The United States is currently the world leader in high-performance computing, but there is little guarantee that today's technology leaders will be able to maintain their place at the top as new technologies emerge. Dave Turek, vice president of "Deep Computing" at IBM, is responsible for thinking about present and future technologies and assessing challengers in the supercomputing field. The United States employs a significant number of highly-skilled computer scientists from India and China, but both of those countries have relatively small shares in the supercomputing industry. Turek says both India and China are still some years ways away from having the type of industries that could effectively use supercomputer technology. However, while India has shown little effort on the part of the government to create an Indian supercomputing industry, China has been forthcoming with its national strategy and has discussed the need to build an indigenous industry, Turek says. Meanwhile, Russia has been busy buying supercomputers, but there is little evidence that there is any material effort in Russia to build the industry. "You can say there is a lot of brainpower in China, there is a lot of brainpower in India, there is a lot of brainpower in Russia--that's all true and nothing is forever," Turek says. "There may come a point in the future where (they) get organized and pursue these things and come up with some really terrific insights."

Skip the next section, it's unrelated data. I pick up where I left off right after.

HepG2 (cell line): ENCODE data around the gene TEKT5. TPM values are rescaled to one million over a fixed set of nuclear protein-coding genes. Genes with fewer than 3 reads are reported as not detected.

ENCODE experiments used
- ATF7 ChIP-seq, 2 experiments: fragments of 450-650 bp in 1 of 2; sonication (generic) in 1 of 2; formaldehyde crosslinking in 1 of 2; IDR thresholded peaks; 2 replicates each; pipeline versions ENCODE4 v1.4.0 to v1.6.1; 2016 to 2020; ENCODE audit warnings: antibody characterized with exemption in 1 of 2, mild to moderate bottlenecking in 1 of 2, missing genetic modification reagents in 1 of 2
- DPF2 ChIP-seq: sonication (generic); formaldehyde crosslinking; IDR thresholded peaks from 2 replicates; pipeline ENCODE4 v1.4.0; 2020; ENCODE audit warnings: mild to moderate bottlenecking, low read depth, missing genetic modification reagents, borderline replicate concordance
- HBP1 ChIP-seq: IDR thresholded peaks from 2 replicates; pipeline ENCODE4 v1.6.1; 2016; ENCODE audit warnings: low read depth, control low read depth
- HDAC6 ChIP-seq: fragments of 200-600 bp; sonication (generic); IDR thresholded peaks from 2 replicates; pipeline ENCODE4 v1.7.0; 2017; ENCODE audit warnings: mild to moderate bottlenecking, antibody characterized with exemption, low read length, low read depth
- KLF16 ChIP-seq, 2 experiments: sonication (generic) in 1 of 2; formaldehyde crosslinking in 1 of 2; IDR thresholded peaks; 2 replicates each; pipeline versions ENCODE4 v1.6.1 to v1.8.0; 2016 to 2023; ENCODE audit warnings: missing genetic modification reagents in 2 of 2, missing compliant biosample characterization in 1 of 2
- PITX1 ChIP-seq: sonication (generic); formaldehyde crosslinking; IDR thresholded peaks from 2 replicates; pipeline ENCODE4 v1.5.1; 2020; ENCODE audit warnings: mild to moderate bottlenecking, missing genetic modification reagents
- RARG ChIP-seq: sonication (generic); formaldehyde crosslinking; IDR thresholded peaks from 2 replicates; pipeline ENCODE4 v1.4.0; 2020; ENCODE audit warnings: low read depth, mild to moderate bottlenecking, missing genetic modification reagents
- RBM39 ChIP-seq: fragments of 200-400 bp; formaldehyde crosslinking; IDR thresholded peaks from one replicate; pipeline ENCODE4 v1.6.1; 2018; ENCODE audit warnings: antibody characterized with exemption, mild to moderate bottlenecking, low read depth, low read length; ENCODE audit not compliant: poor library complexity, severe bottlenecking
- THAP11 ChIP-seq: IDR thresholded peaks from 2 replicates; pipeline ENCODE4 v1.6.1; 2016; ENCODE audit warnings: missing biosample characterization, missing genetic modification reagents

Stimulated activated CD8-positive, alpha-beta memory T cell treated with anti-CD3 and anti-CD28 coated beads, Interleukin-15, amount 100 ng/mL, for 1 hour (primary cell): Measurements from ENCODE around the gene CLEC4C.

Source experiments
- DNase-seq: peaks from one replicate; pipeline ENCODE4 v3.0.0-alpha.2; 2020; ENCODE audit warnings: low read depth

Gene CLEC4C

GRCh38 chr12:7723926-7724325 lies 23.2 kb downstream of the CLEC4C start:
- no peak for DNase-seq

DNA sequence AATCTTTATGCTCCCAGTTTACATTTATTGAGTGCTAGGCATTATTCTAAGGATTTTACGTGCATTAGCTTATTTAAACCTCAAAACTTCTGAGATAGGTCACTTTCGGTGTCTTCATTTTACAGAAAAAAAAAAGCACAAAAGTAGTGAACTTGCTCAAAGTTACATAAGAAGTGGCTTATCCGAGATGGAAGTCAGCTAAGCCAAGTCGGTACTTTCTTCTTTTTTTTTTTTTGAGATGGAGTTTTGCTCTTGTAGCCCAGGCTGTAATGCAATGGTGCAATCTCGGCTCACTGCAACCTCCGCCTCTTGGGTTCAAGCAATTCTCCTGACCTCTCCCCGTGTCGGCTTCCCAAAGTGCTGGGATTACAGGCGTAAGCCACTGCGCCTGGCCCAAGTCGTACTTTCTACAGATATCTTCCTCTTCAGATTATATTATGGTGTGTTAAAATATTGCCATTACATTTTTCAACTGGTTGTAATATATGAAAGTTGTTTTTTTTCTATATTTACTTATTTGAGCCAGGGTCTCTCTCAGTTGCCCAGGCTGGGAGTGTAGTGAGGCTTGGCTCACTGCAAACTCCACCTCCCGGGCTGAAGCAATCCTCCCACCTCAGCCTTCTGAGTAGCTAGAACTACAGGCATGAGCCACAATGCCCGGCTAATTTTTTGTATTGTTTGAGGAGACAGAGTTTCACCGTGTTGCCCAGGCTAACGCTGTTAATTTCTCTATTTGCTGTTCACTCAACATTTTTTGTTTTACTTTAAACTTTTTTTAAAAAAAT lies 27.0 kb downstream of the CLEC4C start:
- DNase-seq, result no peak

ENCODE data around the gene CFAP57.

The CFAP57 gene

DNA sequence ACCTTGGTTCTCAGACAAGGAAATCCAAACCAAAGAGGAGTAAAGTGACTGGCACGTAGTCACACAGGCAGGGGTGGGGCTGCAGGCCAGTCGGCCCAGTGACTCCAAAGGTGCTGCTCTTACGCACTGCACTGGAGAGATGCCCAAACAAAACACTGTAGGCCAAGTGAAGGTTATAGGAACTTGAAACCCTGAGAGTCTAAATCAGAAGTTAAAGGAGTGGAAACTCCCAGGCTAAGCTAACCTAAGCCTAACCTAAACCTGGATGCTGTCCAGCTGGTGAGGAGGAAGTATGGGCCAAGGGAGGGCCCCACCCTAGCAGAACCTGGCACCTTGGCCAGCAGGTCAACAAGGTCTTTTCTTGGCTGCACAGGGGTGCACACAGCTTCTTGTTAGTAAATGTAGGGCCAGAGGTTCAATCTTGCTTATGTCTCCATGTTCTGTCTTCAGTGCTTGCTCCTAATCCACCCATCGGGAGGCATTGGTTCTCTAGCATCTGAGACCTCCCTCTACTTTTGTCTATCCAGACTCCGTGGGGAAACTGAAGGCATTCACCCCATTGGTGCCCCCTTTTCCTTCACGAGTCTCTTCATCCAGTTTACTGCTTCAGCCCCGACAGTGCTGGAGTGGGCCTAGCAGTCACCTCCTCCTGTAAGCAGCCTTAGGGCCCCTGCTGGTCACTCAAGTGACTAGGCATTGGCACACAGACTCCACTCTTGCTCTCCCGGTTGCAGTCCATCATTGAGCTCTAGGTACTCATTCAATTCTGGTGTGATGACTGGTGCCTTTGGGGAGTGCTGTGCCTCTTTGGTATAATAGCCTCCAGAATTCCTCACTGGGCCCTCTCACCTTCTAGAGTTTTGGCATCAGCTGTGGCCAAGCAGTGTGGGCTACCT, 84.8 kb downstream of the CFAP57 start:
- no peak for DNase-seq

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From Ranking Blogs to Predicting Posture
MSNBC (01/28/08) Nelson, Bryn

Carnegie Mellon University researchers led by professor Carlos Guestrin are working to improve how scientists monitor everything, from algal blooms in lakes, to subtle differences in how someone sits, to detecting contamination in a city water system, to which blogs provide the most useful information. The researchers have created Cascades, an algorithm that could lead to dramatically improved sensor networks by combining the scientific study of how information, influence, or physical items move through networks with how to optimally detect the flow in a cost-effective way. Guestrin was initially inspired by a collaborative project with civil engineers trying to determine where to place a limited number of sensors in water pipes to detect contamination as quickly as possible. The success of the project led Guestrin to think about how the central idea could be adapted to other applications, such as how information spreads across the Internet. "Somebody places a story and some people link to the story, and some people link to the links, and so on," he says. "You can think of it as a cascade of information." To find the big story as quickly as possible, the researchers created Cascades. Part of Cascades seeks to maximize reward, or detecting the most news in the least amount of time, while a second part seeks to minimize cost, such as the time spent reading blogs. The algorithm also factors in the law of diminishing returns.
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Microsoft: Making Programming Easier
eWeek (01/28/08) Taft, Darryl K.